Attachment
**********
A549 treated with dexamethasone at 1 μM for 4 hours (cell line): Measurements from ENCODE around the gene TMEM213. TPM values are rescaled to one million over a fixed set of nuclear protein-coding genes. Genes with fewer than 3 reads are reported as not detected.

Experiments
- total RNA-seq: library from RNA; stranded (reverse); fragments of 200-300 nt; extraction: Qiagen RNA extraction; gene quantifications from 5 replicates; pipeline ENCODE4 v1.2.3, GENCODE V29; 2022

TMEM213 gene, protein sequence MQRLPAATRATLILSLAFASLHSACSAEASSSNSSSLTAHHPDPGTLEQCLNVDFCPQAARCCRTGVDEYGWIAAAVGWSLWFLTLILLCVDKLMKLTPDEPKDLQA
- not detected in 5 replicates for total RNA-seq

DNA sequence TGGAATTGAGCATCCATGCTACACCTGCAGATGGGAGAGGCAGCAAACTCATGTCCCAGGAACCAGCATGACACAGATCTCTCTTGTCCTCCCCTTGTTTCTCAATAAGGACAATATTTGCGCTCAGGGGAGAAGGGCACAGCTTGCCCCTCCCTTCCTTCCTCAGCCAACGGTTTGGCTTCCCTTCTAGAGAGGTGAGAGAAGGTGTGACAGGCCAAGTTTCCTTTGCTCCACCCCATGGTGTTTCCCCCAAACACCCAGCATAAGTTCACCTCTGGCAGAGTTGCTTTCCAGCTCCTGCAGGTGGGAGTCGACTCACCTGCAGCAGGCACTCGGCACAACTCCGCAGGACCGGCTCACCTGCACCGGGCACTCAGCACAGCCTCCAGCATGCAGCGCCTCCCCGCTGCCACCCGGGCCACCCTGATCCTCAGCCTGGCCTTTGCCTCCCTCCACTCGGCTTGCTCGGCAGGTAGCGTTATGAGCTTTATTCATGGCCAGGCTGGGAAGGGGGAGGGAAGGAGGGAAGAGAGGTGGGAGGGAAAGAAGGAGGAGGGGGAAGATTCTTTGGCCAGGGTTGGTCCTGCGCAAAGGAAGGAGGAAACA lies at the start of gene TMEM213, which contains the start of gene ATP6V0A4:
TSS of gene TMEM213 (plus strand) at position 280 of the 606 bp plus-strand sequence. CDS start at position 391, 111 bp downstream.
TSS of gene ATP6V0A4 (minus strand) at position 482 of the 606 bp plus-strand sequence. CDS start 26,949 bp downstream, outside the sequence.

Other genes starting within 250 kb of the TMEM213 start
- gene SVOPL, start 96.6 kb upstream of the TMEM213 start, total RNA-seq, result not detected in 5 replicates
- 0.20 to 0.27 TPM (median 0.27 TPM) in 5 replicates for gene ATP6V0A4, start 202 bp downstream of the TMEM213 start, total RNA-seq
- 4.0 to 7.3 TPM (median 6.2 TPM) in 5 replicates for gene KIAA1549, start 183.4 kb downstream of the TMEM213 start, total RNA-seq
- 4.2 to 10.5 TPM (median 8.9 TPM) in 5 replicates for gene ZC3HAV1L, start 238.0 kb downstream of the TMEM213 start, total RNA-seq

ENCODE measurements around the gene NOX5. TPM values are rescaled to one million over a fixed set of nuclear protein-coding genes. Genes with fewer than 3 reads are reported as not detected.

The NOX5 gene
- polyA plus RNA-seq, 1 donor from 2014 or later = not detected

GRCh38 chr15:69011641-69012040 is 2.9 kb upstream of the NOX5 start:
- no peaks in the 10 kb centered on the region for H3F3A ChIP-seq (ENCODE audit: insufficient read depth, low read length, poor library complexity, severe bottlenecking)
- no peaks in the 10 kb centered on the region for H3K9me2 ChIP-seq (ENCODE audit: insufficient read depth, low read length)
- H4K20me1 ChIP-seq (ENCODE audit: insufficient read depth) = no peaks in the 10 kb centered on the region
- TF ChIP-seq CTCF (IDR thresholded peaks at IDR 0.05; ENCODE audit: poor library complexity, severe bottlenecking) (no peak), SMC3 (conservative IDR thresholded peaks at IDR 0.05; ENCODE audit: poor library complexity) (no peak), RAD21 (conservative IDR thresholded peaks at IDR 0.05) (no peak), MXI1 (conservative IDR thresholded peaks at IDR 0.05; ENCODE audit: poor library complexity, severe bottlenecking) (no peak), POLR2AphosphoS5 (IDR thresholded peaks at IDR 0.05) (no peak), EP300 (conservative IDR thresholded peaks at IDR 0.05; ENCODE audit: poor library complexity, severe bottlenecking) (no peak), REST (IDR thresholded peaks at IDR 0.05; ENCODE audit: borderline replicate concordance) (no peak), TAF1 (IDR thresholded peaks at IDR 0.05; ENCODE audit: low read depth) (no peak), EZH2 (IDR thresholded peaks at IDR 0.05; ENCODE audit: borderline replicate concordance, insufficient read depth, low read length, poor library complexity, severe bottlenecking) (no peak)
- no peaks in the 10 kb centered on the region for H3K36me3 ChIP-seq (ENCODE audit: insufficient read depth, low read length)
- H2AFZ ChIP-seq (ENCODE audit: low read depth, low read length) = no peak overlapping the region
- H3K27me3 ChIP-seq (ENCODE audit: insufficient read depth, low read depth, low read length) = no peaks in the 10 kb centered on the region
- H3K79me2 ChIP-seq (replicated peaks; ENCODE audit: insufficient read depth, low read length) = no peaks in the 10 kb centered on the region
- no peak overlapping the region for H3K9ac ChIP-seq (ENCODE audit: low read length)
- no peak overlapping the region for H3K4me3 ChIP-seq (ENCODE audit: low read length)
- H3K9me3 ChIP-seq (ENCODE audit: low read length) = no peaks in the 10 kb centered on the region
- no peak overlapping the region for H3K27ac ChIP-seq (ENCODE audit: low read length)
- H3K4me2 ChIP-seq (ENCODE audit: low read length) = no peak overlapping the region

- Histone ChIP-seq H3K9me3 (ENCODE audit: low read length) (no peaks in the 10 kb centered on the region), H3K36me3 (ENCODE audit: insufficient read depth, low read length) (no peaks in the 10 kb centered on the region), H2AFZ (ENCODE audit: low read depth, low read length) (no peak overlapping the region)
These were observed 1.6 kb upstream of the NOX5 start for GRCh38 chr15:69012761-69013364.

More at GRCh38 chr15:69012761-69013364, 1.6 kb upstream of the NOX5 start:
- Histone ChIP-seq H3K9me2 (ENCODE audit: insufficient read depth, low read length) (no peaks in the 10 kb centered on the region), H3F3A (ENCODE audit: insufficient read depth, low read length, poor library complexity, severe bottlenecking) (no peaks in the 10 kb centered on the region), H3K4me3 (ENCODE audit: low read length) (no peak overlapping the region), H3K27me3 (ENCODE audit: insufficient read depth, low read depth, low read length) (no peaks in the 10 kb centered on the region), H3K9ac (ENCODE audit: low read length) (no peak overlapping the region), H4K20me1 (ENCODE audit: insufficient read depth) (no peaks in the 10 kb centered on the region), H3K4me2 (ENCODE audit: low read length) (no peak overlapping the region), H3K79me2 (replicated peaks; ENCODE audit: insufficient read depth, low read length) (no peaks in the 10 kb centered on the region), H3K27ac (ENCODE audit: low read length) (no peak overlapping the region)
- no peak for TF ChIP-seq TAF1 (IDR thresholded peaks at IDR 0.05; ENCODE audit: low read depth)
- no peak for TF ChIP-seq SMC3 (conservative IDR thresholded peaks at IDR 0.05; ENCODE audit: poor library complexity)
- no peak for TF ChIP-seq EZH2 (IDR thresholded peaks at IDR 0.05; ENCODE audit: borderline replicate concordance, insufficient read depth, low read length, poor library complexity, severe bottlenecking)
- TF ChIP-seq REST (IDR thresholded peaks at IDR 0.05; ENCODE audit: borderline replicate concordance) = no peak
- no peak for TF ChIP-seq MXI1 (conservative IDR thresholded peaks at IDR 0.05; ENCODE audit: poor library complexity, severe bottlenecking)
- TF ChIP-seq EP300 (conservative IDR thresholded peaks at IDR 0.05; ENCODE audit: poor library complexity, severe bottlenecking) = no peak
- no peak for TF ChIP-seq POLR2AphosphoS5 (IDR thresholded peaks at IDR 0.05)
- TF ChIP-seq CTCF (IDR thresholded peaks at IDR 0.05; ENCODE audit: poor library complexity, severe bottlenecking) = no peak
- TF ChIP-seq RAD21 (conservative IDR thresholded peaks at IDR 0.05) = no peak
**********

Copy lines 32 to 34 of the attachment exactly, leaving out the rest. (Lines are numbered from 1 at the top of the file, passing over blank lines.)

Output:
These were observed 1.6 kb upstream of the NOX5 start for GRCh38 chr15:69012761-69013364.

More at GRCh38 chr15:69012761-69013364, 1.6 kb upstream of the NOX5 start:
- Histone ChIP-seq H3K9me2 (ENCODE audit: insufficient read depth, low read length) (no peaks in the 10 kb centered on the region), H3F3A (ENCODE audit: insufficient read depth, low read length, poor library complexity, severe bottlenecking) (no peaks in the 10 kb centered on the region), H3K4me3 (ENCODE audit: low read length) (no peak overlapping the region), H3K27me3 (ENCODE audit: insufficient read depth, low read depth, low read length) (no peaks in the 10 kb centered on the region), H3K9ac (ENCODE audit: low read length) (no peak overlapping the region), H4K20me1 (ENCODE audit: insufficient read depth) (no peaks in the 10 kb centered on the region), H3K4me2 (ENCODE audit: low read length) (no peak overlapping the region), H3K79me2 (replicated peaks; ENCODE audit: insufficient read depth, low read length) (no peaks in the 10 kb centered on the region), H3K27ac (ENCODE audit: low read length) (no peak overlapping the region)